His charming eccentricities were known on every side
The creatures’ popularity was wonderfully wide
He frolocked with the Rector in a dozen friendly tussles
Who could not but remark on his hippopotamuscles
If he should be affected by depression or the dumps
By hippopotameasles or the hippopotamumps
I never knew a particle of peace ’till it was plain
He was hippopotamasticating properly again
I had a Hippopotamus, I loved him as a friend
But beautiful relationships are bound to have an end
Time takes alas! our joys from us and rids us of our blisses
My hippopotamus turned out to be a hippopotamisses
My house keeper regarded him with jaundice in her eye
She did not want a colony of hippotami
She borrowed a machine gun from from her soldier nephew, Percy
And showed my hippopotamus no hippopotamercy
My house now lacks that glamour that the charming creature gave
The garage where I kept him is now as silent as the grave
No longer he displays among the motor tyres and spanners
His hippopomastery of hippopotamanners
No longer now he gambols in the orchards in the spring
No longer do I lead him through the village on a string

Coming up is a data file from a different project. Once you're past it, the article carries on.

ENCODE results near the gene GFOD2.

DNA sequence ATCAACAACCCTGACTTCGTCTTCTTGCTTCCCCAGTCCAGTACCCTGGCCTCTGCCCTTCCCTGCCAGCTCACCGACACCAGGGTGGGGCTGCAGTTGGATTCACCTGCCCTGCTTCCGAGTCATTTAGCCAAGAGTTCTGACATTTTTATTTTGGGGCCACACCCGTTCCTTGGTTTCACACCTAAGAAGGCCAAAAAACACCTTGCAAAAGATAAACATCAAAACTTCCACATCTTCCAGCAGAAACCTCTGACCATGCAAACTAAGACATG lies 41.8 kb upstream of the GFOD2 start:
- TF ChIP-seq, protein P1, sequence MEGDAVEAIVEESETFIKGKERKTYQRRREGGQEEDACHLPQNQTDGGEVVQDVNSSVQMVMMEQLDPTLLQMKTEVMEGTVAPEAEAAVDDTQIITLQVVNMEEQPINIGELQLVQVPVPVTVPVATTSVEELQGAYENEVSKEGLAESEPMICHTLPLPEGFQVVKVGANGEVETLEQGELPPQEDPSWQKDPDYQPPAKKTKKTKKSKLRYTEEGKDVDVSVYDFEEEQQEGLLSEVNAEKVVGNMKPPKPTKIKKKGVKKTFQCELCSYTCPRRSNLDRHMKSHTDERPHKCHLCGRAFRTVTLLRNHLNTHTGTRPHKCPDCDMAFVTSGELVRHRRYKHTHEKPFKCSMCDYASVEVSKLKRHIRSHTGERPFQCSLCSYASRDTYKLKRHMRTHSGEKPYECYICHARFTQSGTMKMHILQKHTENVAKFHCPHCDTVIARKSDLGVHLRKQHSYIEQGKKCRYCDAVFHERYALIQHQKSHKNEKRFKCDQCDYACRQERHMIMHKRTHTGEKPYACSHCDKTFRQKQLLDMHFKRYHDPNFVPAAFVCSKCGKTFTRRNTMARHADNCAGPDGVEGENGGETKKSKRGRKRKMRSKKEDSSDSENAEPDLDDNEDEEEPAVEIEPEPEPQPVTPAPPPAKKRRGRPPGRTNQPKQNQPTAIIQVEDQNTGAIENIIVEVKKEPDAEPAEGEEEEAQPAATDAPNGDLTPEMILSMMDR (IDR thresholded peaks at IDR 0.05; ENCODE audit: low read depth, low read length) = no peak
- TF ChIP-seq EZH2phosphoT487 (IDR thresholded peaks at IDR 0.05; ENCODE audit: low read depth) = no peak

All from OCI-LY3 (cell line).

No longer in the morning does the neighbourhood rejoice
To his hippopotamusically-meditated voice
I had a hippopotamus but nothing upon earth
Is constant in its happines or lasting in its mirth
No joy that life can give me can be strong enough to smother
My sorrow for that might-have-been-a-hippopota-mother
My son gave me the most thoughtful gift on Mother’s Day- this story!
I stumbled, tripping over a loose rock on the road. ‘Damn it’, I thought to myself. ‘Stay focussed’. I glanced at my watch. Twelve minutes to go, and about ten minutes of walking lay ahead of me. This was cutting it fine. Into thin slices? Too thin and you’d have the equivalent of a paste, with no real sliced texture; you’d be better off shredding, or even just blending… I stopped that train of thought. ‘Focus’, I told myself, diverting my attention to the road in front of me. It was always too easy to get lost in the details; where you would meet with the devil, right? The devil being in the details? Bah. Whatever. I quickened my pace, kicking a wet stone out of the way.
The road was blackened by moisture from the early morning due. The air was chilly, winding its way into the nooks and crannies of my jacket, raking its icy tendrils against my warm flesh. Damn, I hated the morning cold. Especially when under-slept and under-nourished. The latter part was ironic, considering I had been spending the last month and a half preparing for a gourmet food competition. You’d think I’d eat more, being a cook and all.